Food allergies in young children - what you need to know

Written by: Professor George Du Toit
Published: | Updated: 17/01/2019
Edited by: Nicholas Howley

Food allergies can be difficult to identify, but left untreated they can sometimes be serious. We asked leading paediatric allergist Professor George Du Toit how to spot the signs of an allergy in children, what types of food allergy children grow out of, and what allergies need treatment.

Food allergies are more common than you might think – they affect nearly 1 in 10 young children . And it seems that food allergy is becoming more and more common.

Young children are just as prone to allergies as anyone else, and can be affected by a range of conditions – including food allergy, eczema, hay fever, and asthma. However, we must not overlook the way that these conditions can interact, with food allergy sometimes being a factor behind the development of eczema.

In the case of early onset eczema that is severe, we frequently find food allergy. There's a very close association between food allergy and eczema, with food allergy exacerbating the eczema and paradoxically, often the eczema causing the food allergy.

How do I know what food my child is allergic to?

Sometimes it can be difficult to find out what exactly is giving your child an allergic reaction, and sometimes it is very clear.

The gold standard of course is to eat the food.

Some symptoms are unequivocal signs of an intolerance. For example, if you ate some peanut and you develop immediate onset swelling, hives, vomiting, cough and wheezing, you're peanut allergic.

If on the other hand you’ve tried eating something and have no reaction, this is strong evidence you are tolerant of it.

When you go to see an allergist they will take down a detail history of what you’ve tried and what symptoms you experienced. A single event of unequivocal symptoms, like the one described above, is strong evidence of an intolerance. If it has happened on two or three occasions, the diagnosis is even more secure.

However, if you haven’t tried eating the food on its own, if the symptoms are more equivocal, or if there are other risk factors that could explain the testing, then the doctor would likely recommend testing:

  • A skin prick test is where drop of the allergen is placed on the arm and a Lancet is used to lightly touch through this and to look for a hive that may result.
  • A blood test can also be performed and this measures the IgE antibody: the allergy antibody

Both are highly accurate when the test results are high – and of course, when they are negative. So, the negative predictive value, the chance that you will not react to the food if your test is negative is extremely high. The positive predictive value, in other words, the chance that you do have the allergy if the test result is high on skin prick test or IgE, again, is also high.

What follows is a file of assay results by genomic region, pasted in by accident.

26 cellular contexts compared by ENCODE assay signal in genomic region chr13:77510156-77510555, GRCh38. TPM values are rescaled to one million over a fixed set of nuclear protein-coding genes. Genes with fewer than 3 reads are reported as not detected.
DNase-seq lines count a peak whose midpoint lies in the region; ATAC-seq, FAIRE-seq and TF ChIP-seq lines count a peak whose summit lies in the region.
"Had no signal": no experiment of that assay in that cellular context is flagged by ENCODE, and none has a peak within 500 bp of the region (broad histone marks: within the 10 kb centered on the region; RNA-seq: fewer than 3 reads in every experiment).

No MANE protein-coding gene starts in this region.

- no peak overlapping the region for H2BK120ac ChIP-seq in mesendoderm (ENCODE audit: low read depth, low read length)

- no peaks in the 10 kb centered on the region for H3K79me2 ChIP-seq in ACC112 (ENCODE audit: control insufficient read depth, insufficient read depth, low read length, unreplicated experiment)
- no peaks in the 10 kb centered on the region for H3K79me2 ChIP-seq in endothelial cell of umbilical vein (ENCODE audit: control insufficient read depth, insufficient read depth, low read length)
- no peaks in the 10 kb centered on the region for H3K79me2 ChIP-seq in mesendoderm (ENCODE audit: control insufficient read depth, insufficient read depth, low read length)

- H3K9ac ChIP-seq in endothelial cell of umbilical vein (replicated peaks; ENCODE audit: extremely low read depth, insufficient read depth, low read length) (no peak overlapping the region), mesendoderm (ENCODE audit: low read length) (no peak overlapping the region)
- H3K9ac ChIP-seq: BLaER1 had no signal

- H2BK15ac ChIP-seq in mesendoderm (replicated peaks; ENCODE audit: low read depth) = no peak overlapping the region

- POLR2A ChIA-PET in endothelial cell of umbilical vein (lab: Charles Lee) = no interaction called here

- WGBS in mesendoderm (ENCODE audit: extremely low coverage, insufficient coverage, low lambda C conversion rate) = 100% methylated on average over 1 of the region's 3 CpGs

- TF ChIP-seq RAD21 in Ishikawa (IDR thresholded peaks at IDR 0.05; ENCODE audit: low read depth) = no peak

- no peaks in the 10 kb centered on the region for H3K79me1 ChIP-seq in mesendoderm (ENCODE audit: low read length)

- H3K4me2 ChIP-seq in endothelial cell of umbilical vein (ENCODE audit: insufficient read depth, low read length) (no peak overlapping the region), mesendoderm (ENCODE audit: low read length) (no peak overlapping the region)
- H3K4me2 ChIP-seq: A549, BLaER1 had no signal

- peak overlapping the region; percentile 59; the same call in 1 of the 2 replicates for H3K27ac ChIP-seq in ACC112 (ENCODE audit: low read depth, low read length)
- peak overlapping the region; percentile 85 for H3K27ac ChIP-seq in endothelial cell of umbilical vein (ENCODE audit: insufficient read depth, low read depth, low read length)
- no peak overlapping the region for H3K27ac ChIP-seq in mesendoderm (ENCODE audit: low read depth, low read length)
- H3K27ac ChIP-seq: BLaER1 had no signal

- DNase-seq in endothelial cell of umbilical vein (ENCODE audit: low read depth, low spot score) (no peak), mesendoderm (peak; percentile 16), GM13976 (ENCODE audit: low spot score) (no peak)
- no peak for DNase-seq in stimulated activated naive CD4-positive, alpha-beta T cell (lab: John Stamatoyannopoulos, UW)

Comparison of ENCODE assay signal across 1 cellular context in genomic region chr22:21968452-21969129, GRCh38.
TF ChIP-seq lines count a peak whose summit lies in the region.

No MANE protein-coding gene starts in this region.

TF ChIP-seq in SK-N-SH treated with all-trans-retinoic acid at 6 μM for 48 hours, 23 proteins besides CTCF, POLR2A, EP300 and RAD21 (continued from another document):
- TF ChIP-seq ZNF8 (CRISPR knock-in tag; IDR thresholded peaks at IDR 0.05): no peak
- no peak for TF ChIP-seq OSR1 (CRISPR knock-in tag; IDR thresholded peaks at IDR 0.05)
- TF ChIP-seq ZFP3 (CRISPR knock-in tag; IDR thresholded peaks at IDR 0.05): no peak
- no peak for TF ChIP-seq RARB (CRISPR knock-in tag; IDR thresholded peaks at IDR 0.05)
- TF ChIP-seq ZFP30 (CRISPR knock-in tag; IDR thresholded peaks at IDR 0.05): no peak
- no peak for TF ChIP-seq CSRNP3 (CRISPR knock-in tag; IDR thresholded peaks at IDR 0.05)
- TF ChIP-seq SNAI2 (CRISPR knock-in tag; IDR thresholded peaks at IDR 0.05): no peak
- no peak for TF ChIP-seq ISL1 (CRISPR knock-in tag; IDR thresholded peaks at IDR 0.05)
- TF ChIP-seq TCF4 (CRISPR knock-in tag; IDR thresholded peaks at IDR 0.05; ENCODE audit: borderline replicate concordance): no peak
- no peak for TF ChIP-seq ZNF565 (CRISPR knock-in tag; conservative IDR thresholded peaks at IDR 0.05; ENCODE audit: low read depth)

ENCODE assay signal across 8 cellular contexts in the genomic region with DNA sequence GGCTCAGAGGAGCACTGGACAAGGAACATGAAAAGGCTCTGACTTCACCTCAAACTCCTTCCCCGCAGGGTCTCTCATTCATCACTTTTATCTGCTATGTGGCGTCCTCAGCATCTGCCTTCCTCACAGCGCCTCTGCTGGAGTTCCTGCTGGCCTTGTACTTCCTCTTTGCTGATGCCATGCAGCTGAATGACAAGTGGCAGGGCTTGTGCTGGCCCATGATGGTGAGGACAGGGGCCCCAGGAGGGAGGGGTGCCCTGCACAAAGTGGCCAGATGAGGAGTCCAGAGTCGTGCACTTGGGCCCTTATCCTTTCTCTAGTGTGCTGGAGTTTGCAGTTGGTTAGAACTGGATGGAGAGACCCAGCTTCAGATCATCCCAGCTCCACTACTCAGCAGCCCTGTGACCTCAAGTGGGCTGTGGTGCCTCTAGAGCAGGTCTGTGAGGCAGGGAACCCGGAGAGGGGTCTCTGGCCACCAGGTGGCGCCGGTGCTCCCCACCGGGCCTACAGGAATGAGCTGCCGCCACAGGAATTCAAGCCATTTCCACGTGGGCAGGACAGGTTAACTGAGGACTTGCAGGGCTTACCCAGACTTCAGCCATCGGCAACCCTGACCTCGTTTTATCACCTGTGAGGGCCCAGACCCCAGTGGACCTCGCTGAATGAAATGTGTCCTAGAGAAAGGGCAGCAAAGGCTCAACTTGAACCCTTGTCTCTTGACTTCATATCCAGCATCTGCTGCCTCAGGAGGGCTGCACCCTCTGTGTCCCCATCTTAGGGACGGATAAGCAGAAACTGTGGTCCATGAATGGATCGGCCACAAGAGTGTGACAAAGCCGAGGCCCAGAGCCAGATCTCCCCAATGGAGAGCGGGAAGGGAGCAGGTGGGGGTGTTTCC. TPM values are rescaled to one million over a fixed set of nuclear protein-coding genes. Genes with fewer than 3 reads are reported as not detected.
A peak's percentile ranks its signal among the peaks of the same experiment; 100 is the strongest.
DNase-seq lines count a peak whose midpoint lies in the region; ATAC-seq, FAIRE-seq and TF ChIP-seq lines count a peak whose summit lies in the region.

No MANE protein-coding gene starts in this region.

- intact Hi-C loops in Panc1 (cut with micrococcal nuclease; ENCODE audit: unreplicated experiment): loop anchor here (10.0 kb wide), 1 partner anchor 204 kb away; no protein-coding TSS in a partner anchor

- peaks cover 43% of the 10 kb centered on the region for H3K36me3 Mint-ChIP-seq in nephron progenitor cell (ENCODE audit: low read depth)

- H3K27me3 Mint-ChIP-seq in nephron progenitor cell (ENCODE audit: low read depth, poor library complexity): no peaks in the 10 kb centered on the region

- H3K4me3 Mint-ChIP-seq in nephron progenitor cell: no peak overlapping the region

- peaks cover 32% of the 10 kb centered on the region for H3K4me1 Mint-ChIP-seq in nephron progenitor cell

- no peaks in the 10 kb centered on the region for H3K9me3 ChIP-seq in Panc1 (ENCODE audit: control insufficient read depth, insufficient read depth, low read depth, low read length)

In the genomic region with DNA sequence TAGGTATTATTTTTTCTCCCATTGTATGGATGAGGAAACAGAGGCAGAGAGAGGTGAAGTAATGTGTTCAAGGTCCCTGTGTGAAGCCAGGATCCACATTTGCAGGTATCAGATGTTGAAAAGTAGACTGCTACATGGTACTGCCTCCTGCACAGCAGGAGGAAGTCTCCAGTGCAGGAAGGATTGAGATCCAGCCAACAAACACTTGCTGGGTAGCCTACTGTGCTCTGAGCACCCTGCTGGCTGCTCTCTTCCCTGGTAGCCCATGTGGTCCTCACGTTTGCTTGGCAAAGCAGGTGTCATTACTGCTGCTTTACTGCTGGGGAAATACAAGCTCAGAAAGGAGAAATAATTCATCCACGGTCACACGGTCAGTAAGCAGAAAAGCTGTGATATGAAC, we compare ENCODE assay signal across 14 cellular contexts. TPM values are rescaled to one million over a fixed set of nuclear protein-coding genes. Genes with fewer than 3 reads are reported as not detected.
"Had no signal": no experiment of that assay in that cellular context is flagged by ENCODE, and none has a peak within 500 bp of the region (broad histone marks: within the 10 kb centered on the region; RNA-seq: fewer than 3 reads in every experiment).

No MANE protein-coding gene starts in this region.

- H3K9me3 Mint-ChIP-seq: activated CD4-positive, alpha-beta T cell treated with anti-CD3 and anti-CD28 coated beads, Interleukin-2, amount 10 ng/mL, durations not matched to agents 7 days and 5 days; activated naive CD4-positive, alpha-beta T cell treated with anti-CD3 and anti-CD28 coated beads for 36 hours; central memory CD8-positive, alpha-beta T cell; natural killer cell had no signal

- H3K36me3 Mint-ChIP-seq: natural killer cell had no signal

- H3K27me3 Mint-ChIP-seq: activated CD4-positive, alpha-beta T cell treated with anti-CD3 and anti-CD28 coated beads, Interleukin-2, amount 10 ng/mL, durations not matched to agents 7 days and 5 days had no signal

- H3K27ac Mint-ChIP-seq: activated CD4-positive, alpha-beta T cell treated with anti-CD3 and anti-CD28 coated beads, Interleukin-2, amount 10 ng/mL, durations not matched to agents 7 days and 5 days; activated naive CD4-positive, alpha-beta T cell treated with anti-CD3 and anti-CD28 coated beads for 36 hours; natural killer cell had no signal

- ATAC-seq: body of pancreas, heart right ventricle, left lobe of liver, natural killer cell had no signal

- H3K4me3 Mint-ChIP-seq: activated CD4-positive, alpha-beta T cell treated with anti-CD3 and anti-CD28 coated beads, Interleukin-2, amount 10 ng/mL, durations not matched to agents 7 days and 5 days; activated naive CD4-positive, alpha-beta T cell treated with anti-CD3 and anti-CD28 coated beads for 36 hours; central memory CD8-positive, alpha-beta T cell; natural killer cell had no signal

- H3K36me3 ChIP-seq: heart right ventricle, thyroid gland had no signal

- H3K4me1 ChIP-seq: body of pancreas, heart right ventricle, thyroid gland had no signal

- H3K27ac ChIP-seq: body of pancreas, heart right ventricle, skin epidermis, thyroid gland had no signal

Where a diagnosis is uncertain, we then rely on an oral supervised food challenge test. So here we would provide increments of the food in a safe and supervised setting and look for symptoms. And of course, if an age appropriate amount of the food is eaten with no symptoms that child is peanut tolerant.

Finally, you must be cautious of tests such as IgG4 tests. These are not accurate tests for food allergy.

Will my child outgrow their allergy?

It depends on what they are allergic to. For example, milk and eggs are considered childhood allergies as very few children will carry this into this second and third decades of life. Indeed, young infants with egg and milk allergy enjoy a very good prognosis – typically after three or four or five years, they'll start safety ingesting baked milk products, because the heating damages the allergen, and in a year or two later after that they'll tolerate just regular milk and egg based products. Wheat is commonly outgrown as are soy and some other allergies.

Certain allergies are generally not outgrown; they are only outgrown in ten to fifteen percent of children. These include:

  • fish allergy
  • shellfish allergy
  • peanut allergy
  • tree nut allergies such as cashew and pistachio
  • walnut allergy
  • sesame allergy

Families often ask about active programmes to treat these allergies.

How is food allergy treated?

Treatment for food allergy is complex. We are currently researching this and there are various modalities, such as patches applied to the skin and small measured oral increments of these in a safe and supervised setting.

However, these currently remain in the research setting and should not be applied at home. These are not home remedies, as remember you'll be feeding the allergen to an allergic patient and that can induce severe reactions.

By Professor George Du Toit
Paediatric allergy & immunology

Professor George Du Toit is an esteemed consultant paediatric allergist, with private clinics across London and the south of England. He focuses his practice on the diagnosis and treatment of paediatric allergies such as egg and peanut allergies, drug allergies, eczema, hay fever, asthma, and urticaria disorders. Immunotherapy to aero-allergens e.g. pollen, mould, cat, horse, dog, and dust mite is offered. Desensitisation to foods is also increasingly being offered.  

Professor George Du Toit is renowned for his leading research into the prevention and treatment of food allergies at an early age, and has authored numerous books and book chapters on the subject. He is also active in the education and training in the treatment and prevention of childhood allergies, and is involved in a number of organisations, committees and steering groups. 

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